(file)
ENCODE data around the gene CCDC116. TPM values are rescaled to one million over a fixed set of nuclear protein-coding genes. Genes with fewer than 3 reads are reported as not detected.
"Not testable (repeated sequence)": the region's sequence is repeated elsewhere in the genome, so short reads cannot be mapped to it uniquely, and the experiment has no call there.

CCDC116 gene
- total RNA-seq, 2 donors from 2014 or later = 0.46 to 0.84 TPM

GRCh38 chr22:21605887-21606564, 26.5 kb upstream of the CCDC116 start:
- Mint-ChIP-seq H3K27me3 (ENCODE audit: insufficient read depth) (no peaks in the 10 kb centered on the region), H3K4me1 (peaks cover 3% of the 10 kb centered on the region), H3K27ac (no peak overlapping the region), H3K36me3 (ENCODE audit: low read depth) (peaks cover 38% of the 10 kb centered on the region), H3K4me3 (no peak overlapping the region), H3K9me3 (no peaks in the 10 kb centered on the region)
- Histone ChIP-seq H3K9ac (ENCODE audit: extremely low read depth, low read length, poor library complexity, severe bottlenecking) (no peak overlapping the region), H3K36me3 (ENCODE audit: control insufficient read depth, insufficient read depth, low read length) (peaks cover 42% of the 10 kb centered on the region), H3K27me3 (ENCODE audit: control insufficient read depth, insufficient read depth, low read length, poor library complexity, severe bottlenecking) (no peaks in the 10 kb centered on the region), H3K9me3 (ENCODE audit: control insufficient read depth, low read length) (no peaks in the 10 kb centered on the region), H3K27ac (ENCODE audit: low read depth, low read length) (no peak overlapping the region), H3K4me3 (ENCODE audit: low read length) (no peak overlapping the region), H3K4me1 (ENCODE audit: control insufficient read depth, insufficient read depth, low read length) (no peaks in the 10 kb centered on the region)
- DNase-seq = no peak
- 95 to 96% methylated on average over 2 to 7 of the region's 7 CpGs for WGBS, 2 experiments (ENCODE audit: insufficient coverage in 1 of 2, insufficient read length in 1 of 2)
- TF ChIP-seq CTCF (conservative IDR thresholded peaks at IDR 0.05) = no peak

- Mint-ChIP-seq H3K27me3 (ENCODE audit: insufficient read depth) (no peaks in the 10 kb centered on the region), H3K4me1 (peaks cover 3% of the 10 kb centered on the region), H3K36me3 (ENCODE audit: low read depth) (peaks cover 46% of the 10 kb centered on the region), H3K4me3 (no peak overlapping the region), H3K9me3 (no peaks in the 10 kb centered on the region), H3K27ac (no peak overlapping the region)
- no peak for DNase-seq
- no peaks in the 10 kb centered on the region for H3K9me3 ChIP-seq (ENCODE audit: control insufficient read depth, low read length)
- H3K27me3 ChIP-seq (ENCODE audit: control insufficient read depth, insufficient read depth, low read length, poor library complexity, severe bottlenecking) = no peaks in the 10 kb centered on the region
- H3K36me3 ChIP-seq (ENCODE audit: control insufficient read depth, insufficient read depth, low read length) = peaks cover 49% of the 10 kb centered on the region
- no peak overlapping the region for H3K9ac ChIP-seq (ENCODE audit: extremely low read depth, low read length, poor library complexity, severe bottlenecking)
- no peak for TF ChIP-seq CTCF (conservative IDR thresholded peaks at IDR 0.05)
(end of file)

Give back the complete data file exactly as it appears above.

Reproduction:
ENCODE data around the gene CCDC116. TPM values are rescaled to one million over a fixed set of nuclear protein-coding genes. Genes with fewer than 3 reads are reported as not detected.
"Not testable (repeated sequence)": the region's sequence is repeated elsewhere in the genome, so short reads cannot be mapped to it uniquely, and the experiment has no call there.

CCDC116 gene
- total RNA-seq, 2 donors from 2014 or later = 0.46 to 0.84 TPM

GRCh38 chr22:21605887-21606564, 26.5 kb upstream of the CCDC116 start:
- Mint-ChIP-seq H3K27me3 (ENCODE audit: insufficient read depth) (no peaks in the 10 kb centered on the region), H3K4me1 (peaks cover 3% of the 10 kb centered on the region), H3K27ac (no peak overlapping the region), H3K36me3 (ENCODE audit: low read depth) (peaks cover 38% of the 10 kb centered on the region), H3K4me3 (no peak overlapping the region), H3K9me3 (no peaks in the 10 kb centered on the region)
- Histone ChIP-seq H3K9ac (ENCODE audit: extremely low read depth, low read length, poor library complexity, severe bottlenecking) (no peak overlapping the region), H3K36me3 (ENCODE audit: control insufficient read depth, insufficient read depth, low read length) (peaks cover 42% of the 10 kb centered on the region), H3K27me3 (ENCODE audit: control insufficient read depth, insufficient read depth, low read length, poor library complexity, severe bottlenecking) (no peaks in the 10 kb centered on the region), H3K9me3 (ENCODE audit: control insufficient read depth, low read length) (no peaks in the 10 kb centered on the region), H3K27ac (ENCODE audit: low read depth, low read length) (no peak overlapping the region), H3K4me3 (ENCODE audit: low read length) (no peak overlapping the region), H3K4me1 (ENCODE audit: control insufficient read depth, insufficient read depth, low read length) (no peaks in the 10 kb centered on the region)
- DNase-seq = no peak
- 95 to 96% methylated on average over 2 to 7 of the region's 7 CpGs for WGBS, 2 experiments (ENCODE audit: insufficient coverage in 1 of 2, insufficient read length in 1 of 2)
- TF ChIP-seq CTCF (conservative IDR thresholded peaks at IDR 0.05) = no peak

- Mint-ChIP-seq H3K27me3 (ENCODE audit: insufficient read depth) (no peaks in the 10 kb centered on the region), H3K4me1 (peaks cover 3% of the 10 kb centered on the region), H3K36me3 (ENCODE audit: low read depth) (peaks cover 46% of the 10 kb centered on the region), H3K4me3 (no peak overlapping the region), H3K9me3 (no peaks in the 10 kb centered on the region), H3K27ac (no peak overlapping the region)
- no peak for DNase-seq
- no peaks in the 10 kb centered on the region for H3K9me3 ChIP-seq (ENCODE audit: control insufficient read depth, low read length)
- H3K27me3 ChIP-seq (ENCODE audit: control insufficient read depth, insufficient read depth, low read length, poor library complexity, severe bottlenecking) = no peaks in the 10 kb centered on the region
- H3K36me3 ChIP-seq (ENCODE audit: control insufficient read depth, insufficient read depth, low read length) = peaks cover 49% of the 10 kb centered on the region
- no peak overlapping the region for H3K9ac ChIP-seq (ENCODE audit: extremely low read depth, low read length, poor library complexity, severe bottlenecking)
- no peak for TF ChIP-seq CTCF (conservative IDR thresholded peaks at IDR 0.05)